Sexual Concerns of New Parents: Similarities and Differences Between Women and Their Partners

Sexual Concerns of New Parents: Similarities and Differences Between Women and Their Partners

It is not unusual for new mothers and their partners to have concerns that affect their sex life after pregnancy and childbirth. After all, these events can cause temporary physical, hormonal, and emotional changes in women. What’s more, childbirth involves a period of physical recovery for the mother, and the baby introduces new responsibilities for both parents. Sleep deprivation, low sexual desire, and changes in one’s own body image or self-perception can all factor into a couple’s sexual connection as well.

While past research has indicated that most of these concerns are temporary, it is helpful to understand the similarities and differences between women and their partners when it comes to the common sexual issues that come up after having a baby. It is also worthwhile to see if/how these matters evolve in time. With these objectives in mind, researchers surveyed 203 couples (first-time mothers and their partners) about their sexual concerns at 3, 6, 9, and 12 months postpartum.

For this study, the researchers utilized the Postpartum Sexual Concerns Questionnaire, which assesses the presence (or absence) and severity of 21 common postpartum sexual concerns (e.g., body image changes, child-rearing duties, postpartum depression, pain during intercourse, vaginal dryness, low sexual desire/interest, etc.) The first-time mothers and their partners responded individually to the questionnaire so that their concerns could be compared and interpreted separately.

Ultimately, the researchers found that, in general, the sexual concern trajectories of the women and their partners were very similar. For the most part, the couples’ sexual concerns declined or remained stable over time. The only exception was the women’s concern about returning to work, which increased in intensity over time. This is understandable, as the stress of balancing work and childcare can create increased anxiety that could hamper a couple’s attempts to maintain their sexual connection.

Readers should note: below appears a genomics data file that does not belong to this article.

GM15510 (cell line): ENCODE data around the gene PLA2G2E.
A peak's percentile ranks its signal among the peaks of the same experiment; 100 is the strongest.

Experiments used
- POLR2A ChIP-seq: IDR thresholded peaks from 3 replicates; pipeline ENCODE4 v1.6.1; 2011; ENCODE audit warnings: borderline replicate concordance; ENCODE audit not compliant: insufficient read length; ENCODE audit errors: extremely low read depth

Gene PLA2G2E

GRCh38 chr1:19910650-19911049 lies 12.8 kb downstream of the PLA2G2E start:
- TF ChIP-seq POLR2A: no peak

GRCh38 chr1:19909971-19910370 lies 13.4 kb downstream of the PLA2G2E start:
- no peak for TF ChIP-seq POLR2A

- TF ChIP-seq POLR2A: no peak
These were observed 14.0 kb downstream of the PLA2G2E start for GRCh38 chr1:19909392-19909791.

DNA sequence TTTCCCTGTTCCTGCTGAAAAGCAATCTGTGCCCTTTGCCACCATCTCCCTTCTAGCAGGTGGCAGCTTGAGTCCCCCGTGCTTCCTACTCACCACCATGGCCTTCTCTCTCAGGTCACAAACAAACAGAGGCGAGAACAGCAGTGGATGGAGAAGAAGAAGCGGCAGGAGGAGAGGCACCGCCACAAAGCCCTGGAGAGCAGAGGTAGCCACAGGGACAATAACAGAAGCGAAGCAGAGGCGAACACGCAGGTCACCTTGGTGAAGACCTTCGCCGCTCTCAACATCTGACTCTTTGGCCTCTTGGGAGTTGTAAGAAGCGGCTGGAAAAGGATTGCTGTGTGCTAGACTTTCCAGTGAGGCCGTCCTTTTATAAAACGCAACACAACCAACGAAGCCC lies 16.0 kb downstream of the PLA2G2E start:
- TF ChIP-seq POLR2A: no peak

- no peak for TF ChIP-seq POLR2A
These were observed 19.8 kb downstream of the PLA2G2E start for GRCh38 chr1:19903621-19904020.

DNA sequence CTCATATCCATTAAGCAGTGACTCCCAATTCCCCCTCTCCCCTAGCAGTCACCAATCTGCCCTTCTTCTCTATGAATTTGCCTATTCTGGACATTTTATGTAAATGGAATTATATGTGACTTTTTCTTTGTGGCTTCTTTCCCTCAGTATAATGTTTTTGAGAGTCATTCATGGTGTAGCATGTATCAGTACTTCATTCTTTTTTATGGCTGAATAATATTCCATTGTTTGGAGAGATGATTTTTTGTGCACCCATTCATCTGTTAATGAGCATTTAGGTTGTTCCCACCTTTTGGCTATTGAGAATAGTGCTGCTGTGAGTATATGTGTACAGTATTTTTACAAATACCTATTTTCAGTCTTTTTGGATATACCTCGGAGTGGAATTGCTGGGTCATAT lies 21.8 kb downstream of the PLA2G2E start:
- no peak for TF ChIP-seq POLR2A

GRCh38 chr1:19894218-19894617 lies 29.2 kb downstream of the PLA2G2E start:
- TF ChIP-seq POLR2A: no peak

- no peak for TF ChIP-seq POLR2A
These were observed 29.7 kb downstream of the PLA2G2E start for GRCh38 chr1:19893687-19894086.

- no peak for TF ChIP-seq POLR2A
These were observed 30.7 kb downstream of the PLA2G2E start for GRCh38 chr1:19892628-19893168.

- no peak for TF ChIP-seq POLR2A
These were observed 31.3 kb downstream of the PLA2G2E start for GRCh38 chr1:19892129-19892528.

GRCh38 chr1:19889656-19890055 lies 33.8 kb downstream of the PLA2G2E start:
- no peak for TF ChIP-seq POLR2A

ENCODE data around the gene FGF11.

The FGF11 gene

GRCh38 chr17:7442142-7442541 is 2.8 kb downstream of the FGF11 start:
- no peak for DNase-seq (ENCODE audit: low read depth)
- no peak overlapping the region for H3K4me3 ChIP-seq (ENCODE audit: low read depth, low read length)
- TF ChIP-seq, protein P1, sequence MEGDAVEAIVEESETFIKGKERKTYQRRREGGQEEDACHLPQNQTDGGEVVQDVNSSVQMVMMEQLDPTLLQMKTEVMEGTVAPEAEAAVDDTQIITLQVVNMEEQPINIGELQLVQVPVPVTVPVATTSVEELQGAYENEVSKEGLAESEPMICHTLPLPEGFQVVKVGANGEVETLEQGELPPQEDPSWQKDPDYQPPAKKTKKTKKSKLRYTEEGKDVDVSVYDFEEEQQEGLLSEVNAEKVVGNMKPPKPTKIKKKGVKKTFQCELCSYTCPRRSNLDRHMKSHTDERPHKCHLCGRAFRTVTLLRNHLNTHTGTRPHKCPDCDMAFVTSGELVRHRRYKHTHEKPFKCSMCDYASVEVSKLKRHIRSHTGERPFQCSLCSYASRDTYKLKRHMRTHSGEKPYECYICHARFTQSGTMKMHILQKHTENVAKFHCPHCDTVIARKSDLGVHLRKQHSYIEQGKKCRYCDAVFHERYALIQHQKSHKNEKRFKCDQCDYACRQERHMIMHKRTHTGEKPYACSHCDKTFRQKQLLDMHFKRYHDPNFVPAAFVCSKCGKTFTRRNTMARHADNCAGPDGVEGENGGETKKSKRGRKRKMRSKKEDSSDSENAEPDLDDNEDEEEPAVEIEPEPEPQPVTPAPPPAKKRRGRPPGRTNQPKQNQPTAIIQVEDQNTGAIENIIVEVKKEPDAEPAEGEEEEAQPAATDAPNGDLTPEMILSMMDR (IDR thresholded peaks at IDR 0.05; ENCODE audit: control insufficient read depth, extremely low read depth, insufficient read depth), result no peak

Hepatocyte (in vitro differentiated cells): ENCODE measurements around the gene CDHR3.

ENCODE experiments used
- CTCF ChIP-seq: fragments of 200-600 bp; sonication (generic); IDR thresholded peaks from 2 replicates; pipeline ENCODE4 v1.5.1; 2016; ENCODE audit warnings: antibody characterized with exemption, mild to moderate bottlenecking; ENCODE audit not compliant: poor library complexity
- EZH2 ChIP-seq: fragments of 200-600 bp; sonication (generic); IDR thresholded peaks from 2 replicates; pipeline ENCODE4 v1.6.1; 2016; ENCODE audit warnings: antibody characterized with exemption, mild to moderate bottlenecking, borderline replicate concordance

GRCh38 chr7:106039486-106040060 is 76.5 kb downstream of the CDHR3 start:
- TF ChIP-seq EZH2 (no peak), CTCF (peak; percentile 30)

The first-time mothers expressed higher levels of sexual concern than their partners for most of the items included in the survey. They had higher levels of sexual concern in terms of body image changes, child-rearing responsibilities, energy for sex, time for sex, breastfeeding, being the person with the lower sexual desire in the couple, changes in sexual self-perception, vaginal dryness, pain during sex, change in sexual frequency, and low sexual desire/interest.  

In contrast, the partners had higher initial levels of sexual concern for just four of the items: returning to work, their sexual perception of their partner, changes in their partner’s body image, and being the person with the higher sexual desire in the couple.

This study is in line with previous findings on the topic, and it suggests that sexual concerns are normal for new parents. Furthermore, as time goes on, these concerns tend to decline, so new parents may feel encouraged to know that the challenges they’re facing likely won’t last forever.


References:

Allsop, D.B., Impett, E.A., Vannier, S.A., & Rosen, N.O. (2022). Change in 21 Sexual Concerns of New Parents From Three to Twelve Months Postpartum: Similarities and Differences between Mothers and Partners. The Journal of Sexual Medicine19(9), 1366-1377. DOI: https://doi.org/10.1016/j.jsxm.2022.06.004

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